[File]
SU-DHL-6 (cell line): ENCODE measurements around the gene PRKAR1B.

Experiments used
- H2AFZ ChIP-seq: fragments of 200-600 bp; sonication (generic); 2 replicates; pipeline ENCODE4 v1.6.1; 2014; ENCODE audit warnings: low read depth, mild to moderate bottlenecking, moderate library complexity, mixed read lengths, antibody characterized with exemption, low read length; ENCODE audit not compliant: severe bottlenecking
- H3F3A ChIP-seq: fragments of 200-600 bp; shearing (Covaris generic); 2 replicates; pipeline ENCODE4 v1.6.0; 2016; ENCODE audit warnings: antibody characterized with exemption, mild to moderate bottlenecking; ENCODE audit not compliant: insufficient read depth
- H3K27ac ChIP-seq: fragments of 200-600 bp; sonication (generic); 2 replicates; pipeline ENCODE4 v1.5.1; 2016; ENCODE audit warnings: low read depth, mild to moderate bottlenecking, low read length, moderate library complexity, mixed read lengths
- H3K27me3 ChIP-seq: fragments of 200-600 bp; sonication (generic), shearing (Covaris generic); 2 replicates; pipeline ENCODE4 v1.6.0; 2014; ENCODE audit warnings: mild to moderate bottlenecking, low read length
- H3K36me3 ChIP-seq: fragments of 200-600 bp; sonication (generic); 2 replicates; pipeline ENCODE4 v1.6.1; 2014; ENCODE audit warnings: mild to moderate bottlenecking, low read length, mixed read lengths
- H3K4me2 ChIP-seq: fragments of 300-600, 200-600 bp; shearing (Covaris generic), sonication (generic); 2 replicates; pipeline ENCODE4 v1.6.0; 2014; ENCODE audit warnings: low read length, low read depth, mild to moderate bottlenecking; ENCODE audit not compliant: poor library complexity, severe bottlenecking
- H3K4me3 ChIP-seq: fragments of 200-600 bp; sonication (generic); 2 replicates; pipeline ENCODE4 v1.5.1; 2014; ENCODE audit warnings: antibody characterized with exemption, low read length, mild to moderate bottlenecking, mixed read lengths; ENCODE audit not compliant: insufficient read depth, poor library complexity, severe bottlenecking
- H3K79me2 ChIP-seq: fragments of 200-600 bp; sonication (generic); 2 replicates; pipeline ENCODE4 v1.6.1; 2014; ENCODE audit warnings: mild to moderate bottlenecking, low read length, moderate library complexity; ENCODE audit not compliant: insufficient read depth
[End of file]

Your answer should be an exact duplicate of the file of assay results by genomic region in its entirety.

SU-DHL-6 (cell line): ENCODE measurements around the gene PRKAR1B.

Experiments used
- H2AFZ ChIP-seq: fragments of 200-600 bp; sonication (generic); 2 replicates; pipeline ENCODE4 v1.6.1; 2014; ENCODE audit warnings: low read depth, mild to moderate bottlenecking, moderate library complexity, mixed read lengths, antibody characterized with exemption, low read length; ENCODE audit not compliant: severe bottlenecking
- H3F3A ChIP-seq: fragments of 200-600 bp; shearing (Covaris generic); 2 replicates; pipeline ENCODE4 v1.6.0; 2016; ENCODE audit warnings: antibody characterized with exemption, mild to moderate bottlenecking; ENCODE audit not compliant: insufficient read depth
- H3K27ac ChIP-seq: fragments of 200-600 bp; sonication (generic); 2 replicates; pipeline ENCODE4 v1.5.1; 2016; ENCODE audit warnings: low read depth, mild to moderate bottlenecking, low read length, moderate library complexity, mixed read lengths
- H3K27me3 ChIP-seq: fragments of 200-600 bp; sonication (generic), shearing (Covaris generic); 2 replicates; pipeline ENCODE4 v1.6.0; 2014; ENCODE audit warnings: mild to moderate bottlenecking, low read length
- H3K36me3 ChIP-seq: fragments of 200-600 bp; sonication (generic); 2 replicates; pipeline ENCODE4 v1.6.1; 2014; ENCODE audit warnings: mild to moderate bottlenecking, low read length, mixed read lengths
- H3K4me2 ChIP-seq: fragments of 300-600, 200-600 bp; shearing (Covaris generic), sonication (generic); 2 replicates; pipeline ENCODE4 v1.6.0; 2014; ENCODE audit warnings: low read length, low read depth, mild to moderate bottlenecking; ENCODE audit not compliant: poor library complexity, severe bottlenecking
- H3K4me3 ChIP-seq: fragments of 200-600 bp; sonication (generic); 2 replicates; pipeline ENCODE4 v1.5.1; 2014; ENCODE audit warnings: antibody characterized with exemption, low read length, mild to moderate bottlenecking, mixed read lengths; ENCODE audit not compliant: insufficient read depth, poor library complexity, severe bottlenecking
- H3K79me2 ChIP-seq: fragments of 200-600 bp; sonication (generic); 2 replicates; pipeline ENCODE4 v1.6.1; 2014; ENCODE audit warnings: mild to moderate bottlenecking, low read length, moderate library complexity; ENCODE audit not compliant: insufficient read depth